I work at a ccTLD (.IS), and lately we are seeing a *lot* of new accounts immediately registering multiple domains that all had been registered in the past. I suspect we're not the only ccTLD that sees this.
We know of at least two instances of this being used to take over social media accounts that had e-mails in expired domains set as backup e-mail addresses.
This seems to be organized and well-resourced.
Please double-check you don't use e-mails in any expired domains anywhere.
@RyunoKi many of these domains have been expired for years. It doesn't seem the malicious actor behind it snipes just-expired domains.
Could be compared to last activity in the database.
Companies tend to track these for Monthly Active User reports.
It's not that hard, actually:
Get a list of users.
Filter for last login older than a year.
Read the associated email addresses.
Extract the domain from those.
Remove common ones like gmail or riseup.
Check the registration date for the remaining.
If it was registered recently, block that user account from logging in again.
@RyunoKi sure, Facebook and other services could totally do that. But we're the domain registry, so we're on the other end of that problem.
Best you could do is listing all those domains (which I could imagine you aren't allowed to).
So your approach in the OP was the right way.
SIDN (responsible for the .nl TLD) recently opened a program to warn about this. I guess they were seeing the same...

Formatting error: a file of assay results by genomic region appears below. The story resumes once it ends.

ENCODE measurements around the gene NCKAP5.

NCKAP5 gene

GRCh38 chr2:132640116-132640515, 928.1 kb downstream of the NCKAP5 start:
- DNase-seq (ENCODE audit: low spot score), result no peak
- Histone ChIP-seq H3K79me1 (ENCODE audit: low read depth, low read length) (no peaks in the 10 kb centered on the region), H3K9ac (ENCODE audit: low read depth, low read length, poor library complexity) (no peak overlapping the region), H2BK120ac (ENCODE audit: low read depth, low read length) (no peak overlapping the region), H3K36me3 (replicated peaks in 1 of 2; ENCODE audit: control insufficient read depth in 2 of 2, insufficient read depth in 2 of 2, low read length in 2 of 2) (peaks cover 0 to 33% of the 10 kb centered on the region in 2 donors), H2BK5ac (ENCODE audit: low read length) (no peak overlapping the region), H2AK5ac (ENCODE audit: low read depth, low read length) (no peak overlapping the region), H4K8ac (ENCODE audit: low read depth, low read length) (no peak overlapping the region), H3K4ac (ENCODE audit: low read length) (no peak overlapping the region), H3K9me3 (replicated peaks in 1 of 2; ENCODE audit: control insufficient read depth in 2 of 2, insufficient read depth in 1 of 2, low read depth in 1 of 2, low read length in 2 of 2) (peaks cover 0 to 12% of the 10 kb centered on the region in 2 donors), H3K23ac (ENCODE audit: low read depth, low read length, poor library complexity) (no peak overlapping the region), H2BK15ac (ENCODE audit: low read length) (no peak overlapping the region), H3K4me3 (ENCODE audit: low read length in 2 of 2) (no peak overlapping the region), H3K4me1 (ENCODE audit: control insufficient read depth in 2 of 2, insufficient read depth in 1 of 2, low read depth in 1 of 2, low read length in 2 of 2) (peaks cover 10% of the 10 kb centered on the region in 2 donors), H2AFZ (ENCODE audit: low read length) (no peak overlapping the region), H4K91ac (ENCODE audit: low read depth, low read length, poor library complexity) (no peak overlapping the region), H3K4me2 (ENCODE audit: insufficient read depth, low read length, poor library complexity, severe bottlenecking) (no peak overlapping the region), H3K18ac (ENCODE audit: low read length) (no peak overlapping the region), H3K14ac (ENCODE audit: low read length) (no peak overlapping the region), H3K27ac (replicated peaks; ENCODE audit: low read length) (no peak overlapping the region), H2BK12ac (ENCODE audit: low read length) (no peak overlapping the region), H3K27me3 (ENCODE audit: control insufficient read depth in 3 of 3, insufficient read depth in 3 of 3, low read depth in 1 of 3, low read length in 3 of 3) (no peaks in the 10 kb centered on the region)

Yeah, when a .nl domain expires there is a quarantine period of 40 days. In this period only the previous owner of the domain can reactivate it. This is a safety measure to prevent domain hijacking.
In this period SIDN looks at the MX DNS requests coming in for this domain (these identify the mailservers to be used) . They can only see what DNS resolver wants to know this, and only the first request every few hours, because DNS resolvers cache the results. A DNS resolver usually services a bunch of different servers/users/customers so you never know for sure who is asking.
They don't know what email address the email was directed at. They don't know the address or domain of the sender. They don't know the exact volume of email. They simply have some estimates that give a risk-score.
I assume this score is basically calculated like this: if the DNS resolver of banks or other important institutions makes a connection it gets a high risk-score. If there are a lot of different servers attempting connection it'll get a medium risk-score. If they predominantly see low quality DNS resolvers, usually connected to spam servers, etc, it'll get a low risk-score.
@rysiek I'm guessing the target isn't just social media accounts -- they probably also want to take over NPM packages and slip in malware.
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